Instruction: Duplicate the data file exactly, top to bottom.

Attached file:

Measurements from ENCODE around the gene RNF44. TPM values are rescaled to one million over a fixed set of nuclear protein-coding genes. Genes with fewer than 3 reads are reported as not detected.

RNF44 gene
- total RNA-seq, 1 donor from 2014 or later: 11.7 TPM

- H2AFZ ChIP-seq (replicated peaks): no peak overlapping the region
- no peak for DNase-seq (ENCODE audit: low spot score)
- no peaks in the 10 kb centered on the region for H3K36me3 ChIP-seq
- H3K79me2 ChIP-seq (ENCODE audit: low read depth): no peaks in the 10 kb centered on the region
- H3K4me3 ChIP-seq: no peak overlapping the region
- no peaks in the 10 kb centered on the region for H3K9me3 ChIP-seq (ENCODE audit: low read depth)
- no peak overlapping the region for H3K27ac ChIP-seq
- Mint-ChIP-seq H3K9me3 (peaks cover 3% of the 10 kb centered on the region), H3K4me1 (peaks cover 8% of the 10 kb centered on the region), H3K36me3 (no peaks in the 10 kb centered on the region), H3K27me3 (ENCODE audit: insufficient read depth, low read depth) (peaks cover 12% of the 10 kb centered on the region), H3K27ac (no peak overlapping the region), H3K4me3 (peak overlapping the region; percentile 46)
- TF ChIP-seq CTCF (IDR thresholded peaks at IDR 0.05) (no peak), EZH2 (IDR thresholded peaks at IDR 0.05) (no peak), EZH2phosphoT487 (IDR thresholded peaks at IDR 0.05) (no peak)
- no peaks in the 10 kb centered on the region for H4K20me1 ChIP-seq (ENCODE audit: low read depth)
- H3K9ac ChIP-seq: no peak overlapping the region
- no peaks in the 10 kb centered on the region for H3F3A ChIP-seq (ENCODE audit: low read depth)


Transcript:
Measurements from ENCODE around the gene RNF44. TPM values are rescaled to one million over a fixed set of nuclear protein-coding genes. Genes with fewer than 3 reads are reported as not detected.

RNF44 gene
- total RNA-seq, 1 donor from 2014 or later: 11.7 TPM

- H2AFZ ChIP-seq (replicated peaks): no peak overlapping the region
- no peak for DNase-seq (ENCODE audit: low spot score)
- no peaks in the 10 kb centered on the region for H3K36me3 ChIP-seq
- H3K79me2 ChIP-seq (ENCODE audit: low read depth): no peaks in the 10 kb centered on the region
- H3K4me3 ChIP-seq: no peak overlapping the region
- no peaks in the 10 kb centered on the region for H3K9me3 ChIP-seq (ENCODE audit: low read depth)
- no peak overlapping the region for H3K27ac ChIP-seq
- Mint-ChIP-seq H3K9me3 (peaks cover 3% of the 10 kb centered on the region), H3K4me1 (peaks cover 8% of the 10 kb centered on the region), H3K36me3 (no peaks in the 10 kb centered on the region), H3K27me3 (ENCODE audit: insufficient read depth, low read depth) (peaks cover 12% of the 10 kb centered on the region), H3K27ac (no peak overlapping the region), H3K4me3 (peak overlapping the region; percentile 46)
- TF ChIP-seq CTCF (IDR thresholded peaks at IDR 0.05) (no peak), EZH2 (IDR thresholded peaks at IDR 0.05) (no peak), EZH2phosphoT487 (IDR thresholded peaks at IDR 0.05) (no peak)
- no peaks in the 10 kb centered on the region for H4K20me1 ChIP-seq (ENCODE audit: low read depth)
- H3K9ac ChIP-seq: no peak overlapping the region
- no peaks in the 10 kb centered on the region for H3F3A ChIP-seq (ENCODE audit: low read depth)